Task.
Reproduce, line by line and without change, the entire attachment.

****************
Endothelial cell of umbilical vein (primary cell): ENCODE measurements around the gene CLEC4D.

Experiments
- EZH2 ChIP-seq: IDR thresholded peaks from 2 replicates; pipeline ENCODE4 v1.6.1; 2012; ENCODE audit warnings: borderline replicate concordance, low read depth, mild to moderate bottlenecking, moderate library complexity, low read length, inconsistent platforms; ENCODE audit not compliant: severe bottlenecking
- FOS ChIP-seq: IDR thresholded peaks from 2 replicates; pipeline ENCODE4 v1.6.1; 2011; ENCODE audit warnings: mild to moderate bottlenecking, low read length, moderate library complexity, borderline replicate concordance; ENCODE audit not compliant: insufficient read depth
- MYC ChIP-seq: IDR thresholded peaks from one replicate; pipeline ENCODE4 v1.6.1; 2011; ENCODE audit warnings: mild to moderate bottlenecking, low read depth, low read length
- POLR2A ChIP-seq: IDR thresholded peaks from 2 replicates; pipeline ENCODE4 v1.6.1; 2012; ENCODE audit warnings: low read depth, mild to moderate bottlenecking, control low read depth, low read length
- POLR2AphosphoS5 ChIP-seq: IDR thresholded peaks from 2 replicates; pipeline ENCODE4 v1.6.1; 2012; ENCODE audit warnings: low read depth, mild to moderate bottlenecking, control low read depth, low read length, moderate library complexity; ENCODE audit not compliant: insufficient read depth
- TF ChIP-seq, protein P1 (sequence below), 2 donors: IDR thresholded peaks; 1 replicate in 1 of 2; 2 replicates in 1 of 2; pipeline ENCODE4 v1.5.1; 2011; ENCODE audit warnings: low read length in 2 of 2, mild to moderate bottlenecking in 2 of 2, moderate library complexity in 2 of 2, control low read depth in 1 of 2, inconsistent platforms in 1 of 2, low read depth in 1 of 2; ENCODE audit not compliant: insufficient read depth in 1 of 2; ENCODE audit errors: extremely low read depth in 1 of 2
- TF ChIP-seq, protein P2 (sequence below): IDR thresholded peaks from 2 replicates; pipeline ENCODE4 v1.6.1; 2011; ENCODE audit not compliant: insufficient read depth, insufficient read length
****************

Endothelial cell of umbilical vein (primary cell): ENCODE measurements around the gene CLEC4D.

Experiments
- EZH2 ChIP-seq: IDR thresholded peaks from 2 replicates; pipeline ENCODE4 v1.6.1; 2012; ENCODE audit warnings: borderline replicate concordance, low read depth, mild to moderate bottlenecking, moderate library complexity, low read length, inconsistent platforms; ENCODE audit not compliant: severe bottlenecking
- FOS ChIP-seq: IDR thresholded peaks from 2 replicates; pipeline ENCODE4 v1.6.1; 2011; ENCODE audit warnings: mild to moderate bottlenecking, low read length, moderate library complexity, borderline replicate concordance; ENCODE audit not compliant: insufficient read depth
- MYC ChIP-seq: IDR thresholded peaks from one replicate; pipeline ENCODE4 v1.6.1; 2011; ENCODE audit warnings: mild to moderate bottlenecking, low read depth, low read length
- POLR2A ChIP-seq: IDR thresholded peaks from 2 replicates; pipeline ENCODE4 v1.6.1; 2012; ENCODE audit warnings: low read depth, mild to moderate bottlenecking, control low read depth, low read length
- POLR2AphosphoS5 ChIP-seq: IDR thresholded peaks from 2 replicates; pipeline ENCODE4 v1.6.1; 2012; ENCODE audit warnings: low read depth, mild to moderate bottlenecking, control low read depth, low read length, moderate library complexity; ENCODE audit not compliant: insufficient read depth
- TF ChIP-seq, protein P1 (sequence below), 2 donors: IDR thresholded peaks; 1 replicate in 1 of 2; 2 replicates in 1 of 2; pipeline ENCODE4 v1.5.1; 2011; ENCODE audit warnings: low read length in 2 of 2, mild to moderate bottlenecking in 2 of 2, moderate library complexity in 2 of 2, control low read depth in 1 of 2, inconsistent platforms in 1 of 2, low read depth in 1 of 2; ENCODE audit not compliant: insufficient read depth in 1 of 2; ENCODE audit errors: extremely low read depth in 1 of 2
- TF ChIP-seq, protein P2 (sequence below): IDR thresholded peaks from 2 replicates; pipeline ENCODE4 v1.6.1; 2011; ENCODE audit not compliant: insufficient read depth, insufficient read length